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TOO GOOD TO BE TRUE?
New Website Aims to Prevent Cyber Scams

10/31/05

Photograph of Lou ReigelOn Monday, the FBI joined the U.S. Postal Inspection Service, the online job search company Monster Worldwide, and other partners in launching a new website— LooksTooGoodToBeTrue.com—to educate the public about Internet schemes and to provide a central place for consumers to file complaints.

Lou Reigel, the FBI’s top Cyber exec, called the new site “a significant step forward in the fight against cyber crime,” citing the importance of education in fighting scams that aren’t confined by national or international boundaries. “Prevention is our best weapon: we have to get out in front of these crimes so they never happen in the first place.”

What does the site offer? For starters, a novel interactive online fraud risk test that lets you measure your online safety habits relating to identity theft, financial fraud, Internet auctions, counterfeiting, lottery scams, and computer privacy. Take the test here!

The site also provides prevention tips, details on current cyber scams, consumer alerts, victim stories, and an opportunity to share your own story of cyber fraud. You can also order a free DVD entitled “Web of Deceit” produced by the U.S. Postal Inspection Service.

How big is the universe of cyber scams? Big…and growing. According to the Internet Crime Complaint Center (IC3), a partnership between the FBI and the National White Collar Crime Center, 207,449 complaints were reported in 2004, a 67 percent increase from a year earlier; the monetary losses from the cases referred to IC3 was $68 million. Complaints filed through LooksTooGoodToBeTrue.com will ultimately be vetted by IC3.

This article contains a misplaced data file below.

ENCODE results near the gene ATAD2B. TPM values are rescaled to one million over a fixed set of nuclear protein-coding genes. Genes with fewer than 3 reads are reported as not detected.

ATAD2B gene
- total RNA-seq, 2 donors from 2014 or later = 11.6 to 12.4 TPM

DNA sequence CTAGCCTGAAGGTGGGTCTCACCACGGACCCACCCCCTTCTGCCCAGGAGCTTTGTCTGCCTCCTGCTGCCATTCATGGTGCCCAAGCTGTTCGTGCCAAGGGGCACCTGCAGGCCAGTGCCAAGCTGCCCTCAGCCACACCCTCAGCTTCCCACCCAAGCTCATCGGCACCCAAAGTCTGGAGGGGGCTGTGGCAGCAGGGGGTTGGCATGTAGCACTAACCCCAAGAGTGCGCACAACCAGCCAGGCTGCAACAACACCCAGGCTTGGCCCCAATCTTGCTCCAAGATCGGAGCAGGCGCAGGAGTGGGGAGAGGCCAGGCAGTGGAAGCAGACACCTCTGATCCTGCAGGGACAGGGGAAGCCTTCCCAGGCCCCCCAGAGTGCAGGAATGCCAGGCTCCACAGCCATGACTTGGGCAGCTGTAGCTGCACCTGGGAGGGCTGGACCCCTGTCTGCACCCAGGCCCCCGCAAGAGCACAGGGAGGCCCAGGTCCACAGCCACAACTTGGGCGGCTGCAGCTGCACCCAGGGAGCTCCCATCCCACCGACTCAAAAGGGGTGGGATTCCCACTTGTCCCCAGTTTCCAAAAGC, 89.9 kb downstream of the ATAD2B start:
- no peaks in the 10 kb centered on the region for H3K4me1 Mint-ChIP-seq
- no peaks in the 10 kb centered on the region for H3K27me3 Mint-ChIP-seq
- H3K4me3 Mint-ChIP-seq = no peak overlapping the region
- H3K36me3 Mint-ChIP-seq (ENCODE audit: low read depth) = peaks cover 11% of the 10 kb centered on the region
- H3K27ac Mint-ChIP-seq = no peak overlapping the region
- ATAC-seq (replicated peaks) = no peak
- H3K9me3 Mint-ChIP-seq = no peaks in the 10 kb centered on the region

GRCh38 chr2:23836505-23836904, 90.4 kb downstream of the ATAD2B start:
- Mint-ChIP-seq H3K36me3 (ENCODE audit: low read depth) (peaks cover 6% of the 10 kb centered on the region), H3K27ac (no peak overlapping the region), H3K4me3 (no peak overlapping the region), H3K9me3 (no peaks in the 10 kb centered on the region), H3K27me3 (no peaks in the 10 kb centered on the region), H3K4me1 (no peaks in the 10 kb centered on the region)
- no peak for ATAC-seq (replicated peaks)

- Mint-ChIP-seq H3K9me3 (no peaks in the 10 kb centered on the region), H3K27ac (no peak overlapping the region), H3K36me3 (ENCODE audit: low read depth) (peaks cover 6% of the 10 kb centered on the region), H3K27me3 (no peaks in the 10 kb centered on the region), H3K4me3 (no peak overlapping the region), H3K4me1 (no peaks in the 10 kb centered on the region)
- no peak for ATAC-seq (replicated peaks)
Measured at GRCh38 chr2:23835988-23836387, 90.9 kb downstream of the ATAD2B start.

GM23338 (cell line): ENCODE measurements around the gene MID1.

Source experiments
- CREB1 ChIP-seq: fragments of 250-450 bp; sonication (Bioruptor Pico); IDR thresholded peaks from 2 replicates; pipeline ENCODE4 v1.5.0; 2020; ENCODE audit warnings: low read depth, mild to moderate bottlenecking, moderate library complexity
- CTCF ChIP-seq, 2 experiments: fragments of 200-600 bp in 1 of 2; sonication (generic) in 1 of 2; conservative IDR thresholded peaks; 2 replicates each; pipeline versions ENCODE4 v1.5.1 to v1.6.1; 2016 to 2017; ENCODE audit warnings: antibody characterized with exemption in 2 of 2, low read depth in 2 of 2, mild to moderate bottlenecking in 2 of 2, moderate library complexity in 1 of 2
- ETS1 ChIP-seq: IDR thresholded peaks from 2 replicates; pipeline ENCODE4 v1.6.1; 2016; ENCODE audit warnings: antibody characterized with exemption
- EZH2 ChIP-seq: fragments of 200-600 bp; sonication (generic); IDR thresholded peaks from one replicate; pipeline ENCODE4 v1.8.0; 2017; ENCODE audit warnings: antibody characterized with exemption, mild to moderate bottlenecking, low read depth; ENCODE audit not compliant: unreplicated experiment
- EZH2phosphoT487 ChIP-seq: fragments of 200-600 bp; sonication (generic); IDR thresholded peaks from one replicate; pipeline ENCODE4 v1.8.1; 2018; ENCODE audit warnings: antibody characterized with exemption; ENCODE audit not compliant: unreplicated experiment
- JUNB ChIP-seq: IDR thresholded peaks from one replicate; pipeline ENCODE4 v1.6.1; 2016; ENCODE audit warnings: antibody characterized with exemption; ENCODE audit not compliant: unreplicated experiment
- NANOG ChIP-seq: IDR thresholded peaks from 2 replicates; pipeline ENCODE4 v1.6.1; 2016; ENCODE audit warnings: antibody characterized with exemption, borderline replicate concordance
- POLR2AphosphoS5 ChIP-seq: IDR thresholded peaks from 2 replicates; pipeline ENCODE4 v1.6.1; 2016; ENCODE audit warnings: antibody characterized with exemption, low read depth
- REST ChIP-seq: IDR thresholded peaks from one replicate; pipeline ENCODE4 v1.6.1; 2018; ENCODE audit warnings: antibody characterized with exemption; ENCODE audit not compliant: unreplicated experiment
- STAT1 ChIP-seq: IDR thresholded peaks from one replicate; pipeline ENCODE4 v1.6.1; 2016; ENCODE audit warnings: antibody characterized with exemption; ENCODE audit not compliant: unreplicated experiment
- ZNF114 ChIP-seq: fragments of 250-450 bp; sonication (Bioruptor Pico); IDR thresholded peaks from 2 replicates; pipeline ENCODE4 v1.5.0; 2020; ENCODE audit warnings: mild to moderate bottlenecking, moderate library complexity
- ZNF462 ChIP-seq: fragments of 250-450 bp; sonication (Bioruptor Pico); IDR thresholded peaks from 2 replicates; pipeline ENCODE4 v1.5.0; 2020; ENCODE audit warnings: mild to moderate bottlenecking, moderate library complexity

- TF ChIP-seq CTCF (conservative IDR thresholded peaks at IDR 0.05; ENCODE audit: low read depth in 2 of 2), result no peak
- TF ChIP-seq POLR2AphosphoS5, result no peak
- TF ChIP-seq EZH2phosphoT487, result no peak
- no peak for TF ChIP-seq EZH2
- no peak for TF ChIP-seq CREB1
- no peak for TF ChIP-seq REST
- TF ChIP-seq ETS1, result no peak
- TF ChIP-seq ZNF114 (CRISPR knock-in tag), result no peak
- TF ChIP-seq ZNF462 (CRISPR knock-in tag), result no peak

We encourage you to take a look at the new website…and, above all, to take its advice:

  • Be suspicious of e-mails that appear to be from banks, online auction sites, or other retailers that ask you to correct mistakes in your account information or to provide other personal information.
  • Never use a link in an e-mail to visit any website if the e-mail is asking for sensitive personal information or if you have any doubt at all about the sender or site. Instead, type in the address that you normally use to log onto the site.
  • If you have doubts, call the business on the telephone. You should always be able to resolve any issues with the customer service representative if the company is legitimate.
  • Only purchase goods and services from sites you trust. Software makes it easy to create websites and emails that look exactly like the real ones. Examine all offers carefully before purchasing.

Other partners in the establishment and maintenance of the website include Target Corporation and the Merchant Risk Council.

“Today we’re sending an instant message to criminals: The Internet is not your safe house,” said Lee R. Heath, Chief Postal Inspector of the U.S. Postal Service.

And our message to you is: If you come across an Internet offer that sounds too good to be true, be skeptical…and visit LooksTooGoodToBeTrue to check it out.

Resources: FBI Cyber Initiatives | More Cyber stories